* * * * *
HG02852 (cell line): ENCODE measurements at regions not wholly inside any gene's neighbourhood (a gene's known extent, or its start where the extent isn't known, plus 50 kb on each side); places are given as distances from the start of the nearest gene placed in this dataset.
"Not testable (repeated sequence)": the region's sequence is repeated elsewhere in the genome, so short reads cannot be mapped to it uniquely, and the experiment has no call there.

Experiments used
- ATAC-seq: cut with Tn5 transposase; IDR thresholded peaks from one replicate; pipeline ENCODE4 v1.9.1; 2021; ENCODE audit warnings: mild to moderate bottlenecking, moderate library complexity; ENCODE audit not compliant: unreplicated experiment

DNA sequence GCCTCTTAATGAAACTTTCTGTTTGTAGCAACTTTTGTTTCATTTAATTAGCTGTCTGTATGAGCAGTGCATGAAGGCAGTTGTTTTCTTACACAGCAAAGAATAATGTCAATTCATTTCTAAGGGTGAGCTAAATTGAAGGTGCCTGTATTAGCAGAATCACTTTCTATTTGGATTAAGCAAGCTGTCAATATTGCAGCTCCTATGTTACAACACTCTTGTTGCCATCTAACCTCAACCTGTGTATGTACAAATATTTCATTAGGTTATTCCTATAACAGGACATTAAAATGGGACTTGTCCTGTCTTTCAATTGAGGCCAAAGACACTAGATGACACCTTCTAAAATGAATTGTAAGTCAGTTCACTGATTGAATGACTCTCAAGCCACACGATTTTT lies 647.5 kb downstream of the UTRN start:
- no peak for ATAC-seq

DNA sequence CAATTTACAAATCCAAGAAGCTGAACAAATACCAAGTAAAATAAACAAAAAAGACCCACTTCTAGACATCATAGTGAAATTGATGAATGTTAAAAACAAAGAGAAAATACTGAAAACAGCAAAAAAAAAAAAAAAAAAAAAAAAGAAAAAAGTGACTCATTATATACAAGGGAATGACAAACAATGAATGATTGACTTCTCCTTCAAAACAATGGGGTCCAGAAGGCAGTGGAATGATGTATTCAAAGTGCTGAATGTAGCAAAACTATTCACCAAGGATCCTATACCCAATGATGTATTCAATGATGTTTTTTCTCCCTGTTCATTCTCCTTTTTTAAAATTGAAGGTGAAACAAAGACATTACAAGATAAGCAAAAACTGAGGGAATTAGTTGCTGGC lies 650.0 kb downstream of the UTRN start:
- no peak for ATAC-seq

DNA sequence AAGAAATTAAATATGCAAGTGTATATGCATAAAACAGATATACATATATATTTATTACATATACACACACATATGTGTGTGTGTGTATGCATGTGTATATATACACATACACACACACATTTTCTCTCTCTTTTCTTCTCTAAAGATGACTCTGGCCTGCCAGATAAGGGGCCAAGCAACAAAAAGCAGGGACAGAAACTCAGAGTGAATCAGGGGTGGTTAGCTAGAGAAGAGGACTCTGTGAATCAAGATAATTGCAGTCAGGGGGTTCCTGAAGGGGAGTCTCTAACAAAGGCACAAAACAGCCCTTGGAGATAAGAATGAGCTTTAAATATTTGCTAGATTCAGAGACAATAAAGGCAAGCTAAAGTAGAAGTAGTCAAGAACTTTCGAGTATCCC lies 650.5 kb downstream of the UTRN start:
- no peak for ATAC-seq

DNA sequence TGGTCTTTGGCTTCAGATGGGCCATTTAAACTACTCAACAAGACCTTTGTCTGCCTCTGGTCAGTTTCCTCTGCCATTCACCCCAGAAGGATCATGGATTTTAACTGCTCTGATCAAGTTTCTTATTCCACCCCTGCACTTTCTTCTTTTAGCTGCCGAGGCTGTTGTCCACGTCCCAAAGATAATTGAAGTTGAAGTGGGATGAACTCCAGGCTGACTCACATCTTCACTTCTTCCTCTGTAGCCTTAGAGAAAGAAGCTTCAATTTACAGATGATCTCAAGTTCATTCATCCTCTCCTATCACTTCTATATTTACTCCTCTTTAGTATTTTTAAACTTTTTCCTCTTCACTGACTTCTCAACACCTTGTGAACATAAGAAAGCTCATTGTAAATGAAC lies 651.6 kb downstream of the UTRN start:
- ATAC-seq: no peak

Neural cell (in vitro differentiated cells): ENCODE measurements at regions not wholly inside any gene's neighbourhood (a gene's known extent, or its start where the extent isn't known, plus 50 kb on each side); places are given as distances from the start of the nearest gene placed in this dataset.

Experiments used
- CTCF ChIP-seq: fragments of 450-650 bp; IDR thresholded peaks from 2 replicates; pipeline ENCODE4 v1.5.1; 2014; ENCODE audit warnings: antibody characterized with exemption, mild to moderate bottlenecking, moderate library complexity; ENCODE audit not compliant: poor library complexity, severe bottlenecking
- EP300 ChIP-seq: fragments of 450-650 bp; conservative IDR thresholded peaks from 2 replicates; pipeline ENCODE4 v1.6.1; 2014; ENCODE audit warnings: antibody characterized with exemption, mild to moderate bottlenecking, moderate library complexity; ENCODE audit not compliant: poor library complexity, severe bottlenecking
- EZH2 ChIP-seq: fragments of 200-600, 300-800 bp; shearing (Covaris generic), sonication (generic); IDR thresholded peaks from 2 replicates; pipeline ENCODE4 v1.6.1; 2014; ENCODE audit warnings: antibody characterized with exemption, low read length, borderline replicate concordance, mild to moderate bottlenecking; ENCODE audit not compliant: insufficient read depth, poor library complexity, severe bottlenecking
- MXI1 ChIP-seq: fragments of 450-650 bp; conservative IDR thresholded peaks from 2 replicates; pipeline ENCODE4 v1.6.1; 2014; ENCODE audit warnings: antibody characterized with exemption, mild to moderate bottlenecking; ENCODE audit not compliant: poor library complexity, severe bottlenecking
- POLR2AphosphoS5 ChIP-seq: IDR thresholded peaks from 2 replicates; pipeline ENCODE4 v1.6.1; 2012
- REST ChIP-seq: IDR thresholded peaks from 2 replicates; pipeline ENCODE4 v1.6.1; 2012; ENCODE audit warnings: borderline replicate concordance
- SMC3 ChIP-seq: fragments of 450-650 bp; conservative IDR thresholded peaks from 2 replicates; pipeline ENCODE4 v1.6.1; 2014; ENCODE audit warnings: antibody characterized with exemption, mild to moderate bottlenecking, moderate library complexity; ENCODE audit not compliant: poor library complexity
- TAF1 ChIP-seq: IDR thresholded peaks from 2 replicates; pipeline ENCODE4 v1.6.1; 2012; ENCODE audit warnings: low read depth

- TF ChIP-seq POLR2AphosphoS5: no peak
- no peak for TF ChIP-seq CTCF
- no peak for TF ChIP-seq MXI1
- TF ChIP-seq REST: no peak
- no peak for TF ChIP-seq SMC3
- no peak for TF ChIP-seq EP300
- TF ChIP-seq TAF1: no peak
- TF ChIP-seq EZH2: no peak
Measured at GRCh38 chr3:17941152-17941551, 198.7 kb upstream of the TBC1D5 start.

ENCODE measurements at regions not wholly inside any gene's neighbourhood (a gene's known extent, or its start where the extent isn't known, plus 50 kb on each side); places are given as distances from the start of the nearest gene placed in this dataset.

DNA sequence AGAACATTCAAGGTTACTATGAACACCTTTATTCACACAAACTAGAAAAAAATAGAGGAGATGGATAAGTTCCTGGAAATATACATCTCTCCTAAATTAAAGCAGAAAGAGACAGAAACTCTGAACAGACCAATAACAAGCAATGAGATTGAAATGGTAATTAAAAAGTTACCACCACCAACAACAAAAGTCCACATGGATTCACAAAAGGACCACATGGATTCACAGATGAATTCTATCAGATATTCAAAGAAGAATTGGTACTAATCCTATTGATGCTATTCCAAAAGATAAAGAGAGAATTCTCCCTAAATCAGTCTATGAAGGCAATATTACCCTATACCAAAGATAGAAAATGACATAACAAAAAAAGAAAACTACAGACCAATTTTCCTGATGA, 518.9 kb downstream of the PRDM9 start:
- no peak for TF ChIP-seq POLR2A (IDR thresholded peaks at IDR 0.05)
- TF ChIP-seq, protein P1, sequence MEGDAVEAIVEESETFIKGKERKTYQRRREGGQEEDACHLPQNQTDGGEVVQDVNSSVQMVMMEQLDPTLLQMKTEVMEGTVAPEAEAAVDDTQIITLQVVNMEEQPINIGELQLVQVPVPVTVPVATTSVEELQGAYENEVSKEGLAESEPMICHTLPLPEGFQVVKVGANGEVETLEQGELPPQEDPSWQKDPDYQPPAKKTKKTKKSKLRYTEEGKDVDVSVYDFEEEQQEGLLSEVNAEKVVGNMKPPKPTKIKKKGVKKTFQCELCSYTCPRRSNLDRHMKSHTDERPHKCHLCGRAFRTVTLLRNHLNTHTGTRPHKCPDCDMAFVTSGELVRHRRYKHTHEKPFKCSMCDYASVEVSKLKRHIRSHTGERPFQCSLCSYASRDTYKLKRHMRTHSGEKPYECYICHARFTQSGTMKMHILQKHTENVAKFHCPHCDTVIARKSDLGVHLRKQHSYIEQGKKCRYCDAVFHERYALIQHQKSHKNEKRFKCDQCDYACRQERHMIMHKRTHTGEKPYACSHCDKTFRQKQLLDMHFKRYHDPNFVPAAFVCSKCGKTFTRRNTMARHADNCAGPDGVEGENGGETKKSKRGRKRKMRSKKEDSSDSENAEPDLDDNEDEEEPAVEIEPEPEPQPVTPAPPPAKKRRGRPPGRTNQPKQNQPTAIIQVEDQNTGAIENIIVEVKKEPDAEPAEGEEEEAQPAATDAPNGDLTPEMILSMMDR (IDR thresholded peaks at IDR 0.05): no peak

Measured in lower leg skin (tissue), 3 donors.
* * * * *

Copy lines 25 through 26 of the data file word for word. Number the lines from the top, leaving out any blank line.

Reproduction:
- no peak for TF ChIP-seq MXI1
- TF ChIP-seq REST: no peak